The threat posed by COVID-19 was underscored on Sept. 14 when the Bloc Quebecois announced that Blanchet and the rest of his caucus were self-isolating after a staff member tested positive for the illness. The positive test came after an in-person caucus meeting.
The Bloc’s experience focused attention on the pending return of Parliament next week, including the question of how many members of Parliament would be allowed to sit in the House of Commons and how voting will be conducted.
The Conservatives remain opposed to allowing electronic voting, insisting there are safe ways to allow all 338 MPs to vote on motions and bills. But the Liberals, NDP and Bloc support having only a small number of MPs in the chamber, with most participating virtually, including voting remotely.
Government House leader Pablo Rodriguez on Tuesday suggested the hybrid model was the only answer to ensure all MPs have their voices heard in the House while remaining safe.
Heritage Minister Steven Guilbeault urged the Conservatives to agree to such a measure.
“We believe that the return of the House should continue on the basis of the hybrid model that we have so that there’s not 338 people packed into a very small room where we could really contaminate each other,” Guilbeault said.
“And I really hope the Conservative party will come around and understand that safety is a very important thing for Canadians.”
The throne speech is expected to include three main priorities: measures needed to protect Canadians’ health and avoid another national lockdown; economic supports needed to help keep Canadians financially afloat while the pandemic continues; and longer-term measures to eventually rebuild the economy.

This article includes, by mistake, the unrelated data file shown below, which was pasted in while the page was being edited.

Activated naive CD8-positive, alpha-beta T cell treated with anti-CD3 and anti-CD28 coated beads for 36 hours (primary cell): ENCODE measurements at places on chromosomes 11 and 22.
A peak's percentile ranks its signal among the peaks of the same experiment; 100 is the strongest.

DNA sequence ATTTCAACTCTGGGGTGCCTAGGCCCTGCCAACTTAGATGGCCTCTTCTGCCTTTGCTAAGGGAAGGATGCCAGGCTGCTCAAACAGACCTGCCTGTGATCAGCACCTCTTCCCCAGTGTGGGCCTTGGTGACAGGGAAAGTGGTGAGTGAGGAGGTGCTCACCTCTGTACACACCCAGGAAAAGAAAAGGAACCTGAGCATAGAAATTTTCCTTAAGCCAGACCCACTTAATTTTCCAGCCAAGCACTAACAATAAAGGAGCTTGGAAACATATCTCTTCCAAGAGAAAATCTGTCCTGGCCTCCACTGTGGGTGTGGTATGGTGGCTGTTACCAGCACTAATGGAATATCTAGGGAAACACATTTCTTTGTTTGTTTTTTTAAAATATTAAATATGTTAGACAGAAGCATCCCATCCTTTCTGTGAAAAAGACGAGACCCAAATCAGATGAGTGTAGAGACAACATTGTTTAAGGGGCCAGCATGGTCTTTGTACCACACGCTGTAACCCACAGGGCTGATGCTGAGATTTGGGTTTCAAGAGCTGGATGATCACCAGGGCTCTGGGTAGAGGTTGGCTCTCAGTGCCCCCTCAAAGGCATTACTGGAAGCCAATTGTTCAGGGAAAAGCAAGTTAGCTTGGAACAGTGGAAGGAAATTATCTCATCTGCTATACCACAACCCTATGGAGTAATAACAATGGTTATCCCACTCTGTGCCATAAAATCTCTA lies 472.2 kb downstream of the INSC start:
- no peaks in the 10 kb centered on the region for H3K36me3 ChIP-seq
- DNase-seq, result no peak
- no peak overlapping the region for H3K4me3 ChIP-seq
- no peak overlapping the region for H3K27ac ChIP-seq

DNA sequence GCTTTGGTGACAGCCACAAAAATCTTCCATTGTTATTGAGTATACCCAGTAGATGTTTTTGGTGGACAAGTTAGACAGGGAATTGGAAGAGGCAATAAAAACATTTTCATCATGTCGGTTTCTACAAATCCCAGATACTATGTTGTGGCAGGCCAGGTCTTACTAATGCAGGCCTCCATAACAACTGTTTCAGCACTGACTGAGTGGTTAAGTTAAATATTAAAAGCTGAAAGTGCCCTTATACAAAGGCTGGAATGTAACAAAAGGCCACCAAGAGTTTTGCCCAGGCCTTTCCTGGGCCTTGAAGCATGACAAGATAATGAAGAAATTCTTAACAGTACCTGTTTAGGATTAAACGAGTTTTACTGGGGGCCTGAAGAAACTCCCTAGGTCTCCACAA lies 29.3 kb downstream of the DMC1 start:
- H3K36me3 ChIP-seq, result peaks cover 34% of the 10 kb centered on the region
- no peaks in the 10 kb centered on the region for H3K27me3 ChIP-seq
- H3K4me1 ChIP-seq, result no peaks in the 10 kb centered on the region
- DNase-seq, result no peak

In particular, it is expected to promise more funding for health care, including long-term care homes, which have borne the brunt of the more than 9,000 deaths from COVID-19 in Canada. It is also expected to promise money for child care so that parents — especially women, hardest hit by the shutdown — can go back to work.
Details on the longer-term recovery measures won’t be revealed until an economic statement later in the fall.
The COVID-19 resurgence has forced the government to focus on the immediate challenge it poses, pushing its previous priority — the climate change crisis — to the sidelines.
“Sure, we’re concerned about climate change, but I’m a mother, I’m concerned about my kids going to school, I’m concerned about the numbers that I’m seeing in Ottawa and across Canada that are going up,” said Infrastructure Minister Catherine McKenna, who previously held the environment post.
Still, she argued that the government can do more than one thing at a time.
“When the pandemic is over, and we will get through this, we still have another crisis. It’s called climate change,” McKenna said. “We have to tackle climate change.”
Emergency aid to help Canadians weather the pandemic has already pushed the federal deficit for this year up to an unheard-of $343 billion.
With the government operating on the assumption that the pandemic will continue to plague the globe for at least two more years, unprecedented amounts of red ink seem destined to continue flowing.
Finance Minister Chrystia Freeland said she’s “well aware” some people are concerned about the amount of debt the government is piling up. But she defended it, arguing “the best thing we can do for our economy is to keep coronavirus under control. I can’t emphasize that too much.”
She pointed out that 1.8 million Canadians are still unemployed or under-employed as a result of the pandemic and said the government is committed to getting them all back to work.
That said, Freeland said the government understands “the value of wise and prudent fiscal management.” She added that she has been talking “a lot” to Paul Martin, the former Liberal prime minister who tamed the federal deficit when he was finance minister in the 1990s.
By Lee Berthiaume and Joan Bryden